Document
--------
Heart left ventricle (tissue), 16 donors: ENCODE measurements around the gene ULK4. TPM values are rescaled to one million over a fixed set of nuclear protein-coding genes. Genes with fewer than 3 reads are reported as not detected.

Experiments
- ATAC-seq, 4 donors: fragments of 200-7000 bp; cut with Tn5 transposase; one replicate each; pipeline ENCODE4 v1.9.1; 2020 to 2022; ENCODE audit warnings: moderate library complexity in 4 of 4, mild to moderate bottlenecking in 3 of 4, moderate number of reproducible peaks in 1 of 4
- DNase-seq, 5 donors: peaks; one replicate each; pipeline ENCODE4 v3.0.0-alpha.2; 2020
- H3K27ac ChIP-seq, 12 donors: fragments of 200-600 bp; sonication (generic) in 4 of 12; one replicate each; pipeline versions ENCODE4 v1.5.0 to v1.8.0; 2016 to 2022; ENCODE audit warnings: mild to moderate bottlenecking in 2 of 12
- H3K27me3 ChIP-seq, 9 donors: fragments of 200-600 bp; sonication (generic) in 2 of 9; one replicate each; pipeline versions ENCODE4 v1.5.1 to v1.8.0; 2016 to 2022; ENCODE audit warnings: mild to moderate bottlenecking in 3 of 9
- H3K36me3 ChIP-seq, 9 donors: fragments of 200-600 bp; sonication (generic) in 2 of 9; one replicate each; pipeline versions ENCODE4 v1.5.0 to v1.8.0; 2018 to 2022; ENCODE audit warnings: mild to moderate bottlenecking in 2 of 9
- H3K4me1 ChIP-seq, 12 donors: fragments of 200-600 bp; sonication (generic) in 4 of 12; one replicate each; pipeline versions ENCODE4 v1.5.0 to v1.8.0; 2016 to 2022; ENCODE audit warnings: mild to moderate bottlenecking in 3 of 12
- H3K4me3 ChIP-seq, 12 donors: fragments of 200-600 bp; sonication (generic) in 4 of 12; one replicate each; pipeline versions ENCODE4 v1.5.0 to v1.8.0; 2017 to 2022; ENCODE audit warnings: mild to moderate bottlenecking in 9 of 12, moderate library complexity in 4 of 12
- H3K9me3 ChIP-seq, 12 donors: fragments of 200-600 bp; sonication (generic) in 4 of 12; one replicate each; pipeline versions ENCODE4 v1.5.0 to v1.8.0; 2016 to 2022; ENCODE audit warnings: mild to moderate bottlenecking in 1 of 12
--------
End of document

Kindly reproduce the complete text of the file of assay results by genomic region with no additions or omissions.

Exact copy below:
Heart left ventricle (tissue), 16 donors: ENCODE measurements around the gene ULK4. TPM values are rescaled to one million over a fixed set of nuclear protein-coding genes. Genes with fewer than 3 reads are reported as not detected.

Experiments
- ATAC-seq, 4 donors: fragments of 200-7000 bp; cut with Tn5 transposase; one replicate each; pipeline ENCODE4 v1.9.1; 2020 to 2022; ENCODE audit warnings: moderate library complexity in 4 of 4, mild to moderate bottlenecking in 3 of 4, moderate number of reproducible peaks in 1 of 4
- DNase-seq, 5 donors: peaks; one replicate each; pipeline ENCODE4 v3.0.0-alpha.2; 2020
- H3K27ac ChIP-seq, 12 donors: fragments of 200-600 bp; sonication (generic) in 4 of 12; one replicate each; pipeline versions ENCODE4 v1.5.0 to v1.8.0; 2016 to 2022; ENCODE audit warnings: mild to moderate bottlenecking in 2 of 12
- H3K27me3 ChIP-seq, 9 donors: fragments of 200-600 bp; sonication (generic) in 2 of 9; one replicate each; pipeline versions ENCODE4 v1.5.1 to v1.8.0; 2016 to 2022; ENCODE audit warnings: mild to moderate bottlenecking in 3 of 9
- H3K36me3 ChIP-seq, 9 donors: fragments of 200-600 bp; sonication (generic) in 2 of 9; one replicate each; pipeline versions ENCODE4 v1.5.0 to v1.8.0; 2018 to 2022; ENCODE audit warnings: mild to moderate bottlenecking in 2 of 9
- H3K4me1 ChIP-seq, 12 donors: fragments of 200-600 bp; sonication (generic) in 4 of 12; one replicate each; pipeline versions ENCODE4 v1.5.0 to v1.8.0; 2016 to 2022; ENCODE audit warnings: mild to moderate bottlenecking in 3 of 12
- H3K4me3 ChIP-seq, 12 donors: fragments of 200-600 bp; sonication (generic) in 4 of 12; one replicate each; pipeline versions ENCODE4 v1.5.0 to v1.8.0; 2017 to 2022; ENCODE audit warnings: mild to moderate bottlenecking in 9 of 12, moderate library complexity in 4 of 12
- H3K9me3 ChIP-seq, 12 donors: fragments of 200-600 bp; sonication (generic) in 4 of 12; one replicate each; pipeline versions ENCODE4 v1.5.0 to v1.8.0; 2016 to 2022; ENCODE audit warnings: mild to moderate bottlenecking in 1 of 12